The first thing to know is that Sunnydale is Santa Barbara, sort of. Maps of Santa Barbara were used a couple of times as maps of Sunnydale. The town is allegedly two hours away from LA, and has a UC campus, which fits. So, some kind of alternative universe SB.
Five seconds with Google turned up this summary of Santa Barbara's weather, which isn't quite typical of coastal California. The coastline in that spot runs east/west instead of the usual mostly north/south. It doesn't get the cold weather and the storms that hit the rest of the coast. Check out the average temperature variation: it hardly deserves the name "variation". It does have one thing in common with the rest of the coast: the morning fog in the summer. This makes the complaints of the characters in "Amends" about a hot sweaty Christmas make sense, doesn't it?
Also take a look at the rainfall numbers. If you want it to rain oh-so-sadly on your characters, you need to set your story in January, February, or March. Maybe December. It's just not gonna rain in the summer. Not. No matter how tempting the cliche is for you, it's not going to rain in August. On the plus side, you can have fun with some torrential rainstorms in the winter, perhaps by tempting your characters to head out of town north on 101.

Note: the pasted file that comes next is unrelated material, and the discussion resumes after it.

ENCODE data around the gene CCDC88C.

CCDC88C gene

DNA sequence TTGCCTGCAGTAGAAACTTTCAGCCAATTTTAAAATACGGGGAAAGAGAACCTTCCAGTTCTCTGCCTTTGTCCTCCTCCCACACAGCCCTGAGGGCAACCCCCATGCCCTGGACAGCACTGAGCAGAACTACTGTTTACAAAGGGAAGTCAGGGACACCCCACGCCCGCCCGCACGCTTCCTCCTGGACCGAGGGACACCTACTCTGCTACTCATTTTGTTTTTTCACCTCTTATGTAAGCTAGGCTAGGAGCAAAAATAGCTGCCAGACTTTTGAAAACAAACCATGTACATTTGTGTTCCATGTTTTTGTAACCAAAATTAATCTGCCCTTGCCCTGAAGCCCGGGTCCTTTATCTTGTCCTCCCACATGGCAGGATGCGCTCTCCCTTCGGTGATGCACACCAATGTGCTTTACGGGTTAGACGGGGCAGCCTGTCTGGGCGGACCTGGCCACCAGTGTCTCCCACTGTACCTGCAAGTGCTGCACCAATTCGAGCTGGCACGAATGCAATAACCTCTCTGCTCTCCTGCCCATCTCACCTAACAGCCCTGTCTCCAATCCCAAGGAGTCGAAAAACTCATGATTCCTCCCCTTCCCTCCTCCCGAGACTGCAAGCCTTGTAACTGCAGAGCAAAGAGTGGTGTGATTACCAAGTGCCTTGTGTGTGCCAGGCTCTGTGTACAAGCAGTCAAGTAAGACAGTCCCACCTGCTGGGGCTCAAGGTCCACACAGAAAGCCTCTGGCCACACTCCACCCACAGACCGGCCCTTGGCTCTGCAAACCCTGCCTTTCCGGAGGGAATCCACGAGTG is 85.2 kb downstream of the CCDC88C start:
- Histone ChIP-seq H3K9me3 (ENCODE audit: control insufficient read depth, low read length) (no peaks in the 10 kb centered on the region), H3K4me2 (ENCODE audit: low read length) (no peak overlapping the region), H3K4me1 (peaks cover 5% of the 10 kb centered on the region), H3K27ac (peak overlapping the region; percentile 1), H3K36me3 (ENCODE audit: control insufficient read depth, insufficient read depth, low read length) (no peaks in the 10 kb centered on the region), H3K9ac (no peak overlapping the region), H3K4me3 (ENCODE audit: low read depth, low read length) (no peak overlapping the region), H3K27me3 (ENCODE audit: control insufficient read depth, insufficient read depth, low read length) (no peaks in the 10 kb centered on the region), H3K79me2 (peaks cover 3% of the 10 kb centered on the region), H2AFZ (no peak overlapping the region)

Buffy is from LA. She'd probably say "the 101". People from further north in the state don't say that. We also don't use freeway names, which people from LA might do. "The Ventura freeway", for instance. But I digress.
It took me a while to get used to this no rain thing when I first moved to California from a much wetter state. I would see cloud cover in September, aka the "marine layer", aka fog, and pull out my umbrella. Ridiculously. Because it just doesn't rain in September in San Francisco, where I was. No. Rain. It's a desert state. Well, okay, it's a very large state, with considerable climate variation. The northeastern corner, where Mt Lassen is, is quite different from San Diego at the southwestern end. But Buffy is set in one specific place, with a well-known desert-y climate. It's easy to get right.